August 7, 2016 – Let the (Tourist) Games Begin
East of my Airbnb was the St. Lawrence River, a river that stretches all the way from Lake Ontario through Montréal, Quebec City, New Brunswick and into the Atlantic Ocean. I walked toward the Old Port of Montreal, a historical trading area for French fur traders and cargo. It was a cloudy day, but the sky made the hues of blues along the port even more beautiful (blue-tiful?). Speaking of blue and beautiful, Notre-Dame-de-Bon-Secours, built in the late 1700’s, sits right along the port.
Next to the chapel was the Bonsecours Market, a two-story public market that led me to Rue Saint-Paul. The cobblestone street felt romantic, European, a walk back in time and a delight for tourists. Many shops and restaurants lined the street with Canadian and Montréal flags flapping in the wind above. A short walk south was the iconic Notre-Dame Basilica of Montreal, one of the most-visited sites in North America. The Gothic-style basilica apparently looked much different at night with blue lighting, so I would later revisit in the evening.
Right next to Notre-Dame is the Place d’Armes, one of the oldest sites in Montréal, and it was bustling with life and tourists. In the middle of the square was Maisonneuve Monument, commemorating the founder of the city.
I walked past City Hall and looked for a light, healthy lunch and ate at Café des Artes before heading out on one of the longest walks.
I generally prefer walking to get places. It allows you to become familiar with new areas and enjoy the sounds, sights and smells of a city. Little did I realize that my next destination was an hour and a half walk away, but what better way to get to see the city?
North I headed through the Hochelaga neighborhood to Montréal Olympic Park, the site of the 1976 Summer Olympics, the first in Canada’s history. It was the perfect time to visit the site, especially with the 2016 Summer Olympic Games going on simultaneously in Rio de Janeiro. There were a few signs and celebratory banners around the city marking 40 years since the Montréal Olympics. The 1976 Olympics was still a prominent topic of debate with locals. Of course, for most, the Olympics were exciting to host, but Montréal became infamous for the having the most expensive cost overrun of any Olympics in history at 720% (for reference, the average overrun is 175%). The Olympics were blamed as the reason for the financial disaster it put the city in for the next few decades and for the lack of architectural planning with the Olympic stadium.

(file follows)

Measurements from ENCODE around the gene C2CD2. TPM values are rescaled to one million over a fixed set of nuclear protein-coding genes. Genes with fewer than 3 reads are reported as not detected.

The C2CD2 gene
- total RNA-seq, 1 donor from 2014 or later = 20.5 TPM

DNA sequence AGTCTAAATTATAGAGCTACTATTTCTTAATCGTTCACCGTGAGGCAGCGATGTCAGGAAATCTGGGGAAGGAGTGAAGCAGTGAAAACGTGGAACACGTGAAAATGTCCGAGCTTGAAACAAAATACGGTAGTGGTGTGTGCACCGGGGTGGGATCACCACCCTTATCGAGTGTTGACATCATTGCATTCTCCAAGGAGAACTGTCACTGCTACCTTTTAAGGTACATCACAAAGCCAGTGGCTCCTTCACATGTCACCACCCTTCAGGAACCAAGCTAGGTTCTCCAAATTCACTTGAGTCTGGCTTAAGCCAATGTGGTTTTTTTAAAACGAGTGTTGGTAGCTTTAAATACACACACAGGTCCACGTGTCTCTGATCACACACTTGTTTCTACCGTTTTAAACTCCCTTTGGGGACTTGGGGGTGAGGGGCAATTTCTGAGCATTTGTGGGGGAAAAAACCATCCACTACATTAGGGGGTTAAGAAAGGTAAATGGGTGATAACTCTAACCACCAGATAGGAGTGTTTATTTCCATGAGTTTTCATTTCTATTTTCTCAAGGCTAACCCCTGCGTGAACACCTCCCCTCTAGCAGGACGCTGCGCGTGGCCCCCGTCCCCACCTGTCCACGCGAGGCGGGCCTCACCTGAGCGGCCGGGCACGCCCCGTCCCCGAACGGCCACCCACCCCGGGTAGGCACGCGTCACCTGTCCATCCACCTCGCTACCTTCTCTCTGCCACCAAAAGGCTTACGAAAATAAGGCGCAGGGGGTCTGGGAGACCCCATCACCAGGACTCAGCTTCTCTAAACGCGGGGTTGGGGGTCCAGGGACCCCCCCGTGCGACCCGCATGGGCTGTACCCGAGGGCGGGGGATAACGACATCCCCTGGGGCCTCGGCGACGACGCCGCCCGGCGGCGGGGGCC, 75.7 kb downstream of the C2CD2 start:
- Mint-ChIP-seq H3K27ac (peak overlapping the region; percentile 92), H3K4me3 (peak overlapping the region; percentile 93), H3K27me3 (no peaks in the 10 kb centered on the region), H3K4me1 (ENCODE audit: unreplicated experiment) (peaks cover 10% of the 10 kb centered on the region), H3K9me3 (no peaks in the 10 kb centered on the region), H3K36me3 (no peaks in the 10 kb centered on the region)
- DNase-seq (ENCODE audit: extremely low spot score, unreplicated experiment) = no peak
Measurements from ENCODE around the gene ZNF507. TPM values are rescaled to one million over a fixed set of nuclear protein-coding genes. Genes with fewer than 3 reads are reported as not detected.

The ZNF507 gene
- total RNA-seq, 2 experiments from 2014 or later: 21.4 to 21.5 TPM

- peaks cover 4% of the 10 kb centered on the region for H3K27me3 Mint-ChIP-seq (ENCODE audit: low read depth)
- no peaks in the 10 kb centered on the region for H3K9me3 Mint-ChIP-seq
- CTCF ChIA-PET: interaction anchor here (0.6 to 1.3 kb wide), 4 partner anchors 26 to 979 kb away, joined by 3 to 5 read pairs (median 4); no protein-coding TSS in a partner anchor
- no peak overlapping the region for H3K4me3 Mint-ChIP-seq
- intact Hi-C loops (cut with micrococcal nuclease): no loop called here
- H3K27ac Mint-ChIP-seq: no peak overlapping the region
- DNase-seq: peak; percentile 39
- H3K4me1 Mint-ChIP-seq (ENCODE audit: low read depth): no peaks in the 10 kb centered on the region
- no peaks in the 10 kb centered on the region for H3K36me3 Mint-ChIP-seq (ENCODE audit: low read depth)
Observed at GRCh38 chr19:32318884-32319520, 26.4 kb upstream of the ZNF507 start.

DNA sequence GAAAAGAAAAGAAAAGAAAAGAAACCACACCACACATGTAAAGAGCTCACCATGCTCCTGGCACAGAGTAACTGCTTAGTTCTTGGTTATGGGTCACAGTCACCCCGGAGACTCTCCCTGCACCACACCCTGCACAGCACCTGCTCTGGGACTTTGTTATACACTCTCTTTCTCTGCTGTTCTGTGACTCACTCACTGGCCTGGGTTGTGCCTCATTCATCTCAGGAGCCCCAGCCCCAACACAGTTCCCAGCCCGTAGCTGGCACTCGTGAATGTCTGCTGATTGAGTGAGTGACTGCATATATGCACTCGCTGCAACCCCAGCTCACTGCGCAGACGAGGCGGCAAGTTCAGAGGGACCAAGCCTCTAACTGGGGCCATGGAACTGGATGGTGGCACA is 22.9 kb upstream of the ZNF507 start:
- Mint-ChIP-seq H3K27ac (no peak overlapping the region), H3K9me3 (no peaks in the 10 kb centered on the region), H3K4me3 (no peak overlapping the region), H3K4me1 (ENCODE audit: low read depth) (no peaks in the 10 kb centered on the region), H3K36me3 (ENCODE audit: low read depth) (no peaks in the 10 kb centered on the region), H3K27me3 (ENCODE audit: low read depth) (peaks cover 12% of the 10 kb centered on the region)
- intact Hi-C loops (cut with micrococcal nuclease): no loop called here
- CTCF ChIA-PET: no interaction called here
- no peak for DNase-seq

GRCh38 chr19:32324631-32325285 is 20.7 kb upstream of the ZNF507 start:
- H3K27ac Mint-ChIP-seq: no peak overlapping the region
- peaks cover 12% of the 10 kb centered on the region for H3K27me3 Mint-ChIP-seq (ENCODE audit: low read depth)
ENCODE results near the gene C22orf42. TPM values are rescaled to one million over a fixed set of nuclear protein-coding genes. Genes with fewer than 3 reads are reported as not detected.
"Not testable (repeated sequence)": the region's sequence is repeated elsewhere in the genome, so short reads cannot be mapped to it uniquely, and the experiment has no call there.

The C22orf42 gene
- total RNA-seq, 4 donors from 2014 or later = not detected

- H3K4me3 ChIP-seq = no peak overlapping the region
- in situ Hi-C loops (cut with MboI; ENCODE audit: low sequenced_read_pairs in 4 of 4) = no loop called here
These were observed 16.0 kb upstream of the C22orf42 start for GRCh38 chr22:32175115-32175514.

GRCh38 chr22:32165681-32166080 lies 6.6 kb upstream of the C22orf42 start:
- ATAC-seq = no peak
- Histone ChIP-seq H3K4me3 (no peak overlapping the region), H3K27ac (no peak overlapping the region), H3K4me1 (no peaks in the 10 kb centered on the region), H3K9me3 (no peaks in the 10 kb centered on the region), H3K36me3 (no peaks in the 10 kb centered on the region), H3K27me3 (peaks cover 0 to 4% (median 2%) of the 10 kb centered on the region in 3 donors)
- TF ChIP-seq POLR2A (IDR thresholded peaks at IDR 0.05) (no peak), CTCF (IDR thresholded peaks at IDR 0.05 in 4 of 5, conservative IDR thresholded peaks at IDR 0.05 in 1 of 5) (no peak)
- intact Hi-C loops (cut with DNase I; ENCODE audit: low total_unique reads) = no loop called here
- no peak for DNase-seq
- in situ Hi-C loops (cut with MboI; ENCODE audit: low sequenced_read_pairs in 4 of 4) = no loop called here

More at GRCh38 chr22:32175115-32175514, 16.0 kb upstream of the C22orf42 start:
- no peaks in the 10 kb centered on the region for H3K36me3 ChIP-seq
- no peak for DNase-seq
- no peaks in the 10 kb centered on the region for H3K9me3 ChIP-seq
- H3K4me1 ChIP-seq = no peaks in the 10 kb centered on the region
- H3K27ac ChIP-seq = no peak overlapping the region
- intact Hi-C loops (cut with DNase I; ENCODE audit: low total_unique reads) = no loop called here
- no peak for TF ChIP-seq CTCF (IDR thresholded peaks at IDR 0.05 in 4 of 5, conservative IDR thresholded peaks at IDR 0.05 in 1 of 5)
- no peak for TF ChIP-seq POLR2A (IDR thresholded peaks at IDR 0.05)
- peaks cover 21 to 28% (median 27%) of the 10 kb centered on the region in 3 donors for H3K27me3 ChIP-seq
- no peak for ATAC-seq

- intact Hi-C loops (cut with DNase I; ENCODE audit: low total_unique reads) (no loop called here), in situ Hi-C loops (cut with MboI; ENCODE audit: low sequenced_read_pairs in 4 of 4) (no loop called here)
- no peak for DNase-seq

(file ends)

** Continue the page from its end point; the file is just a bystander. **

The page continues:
The Olympic Stadium, nicknamed the “Big O” for its shape but also the “Big Owe” for its cost, has the largest seating capacity of any stadium in Canada. At the time of its planning, leadership wanted a covered stadium due to the winter weather that strikes the city for several months in the year, and a dome would allow a baseball franchise to be awarded to the city. However, due to construction disputes and slow work, the stadium was actually not complete at the opening of the Games in 1976. The tall, striking tower and roof were not completed until 11 years later in 1987! After the Olympics, the stadium became host to the Montreal Alouettes, a Canadian gridiron football team, and then later became the home of Major League Baseball’s Montréal Expos before their relocation in the early 2000’s.
Around the stadium there were tennis courts and areas for recreation. Looking closer at the stadium, it appeared still under renovation (to no surprise). Saputo Stadium was just a walk away and is home to the Montréal Impact of Major League Soccer; the Biodome was also within walking distance and hosts an indoor nature museum experience.
On the other side of Sherbrooke Street were the Montréal Botanical Gardens, a vast public space of flowers, plants, greenery, insects and fountains. I sat on a bench in the park for a while to read my book and enjoyed the weather, fresh air and view that surrounded me. After some time and as sunset came closer, I walked back toward the city. There were a couple times when I got lost or ran into a dead end, but I managed to find my way back to La Fontaine Park, where I stopped to continue reading another chapter. This was probably my favorite day in Montréal, a mix of history, sports and greenspace.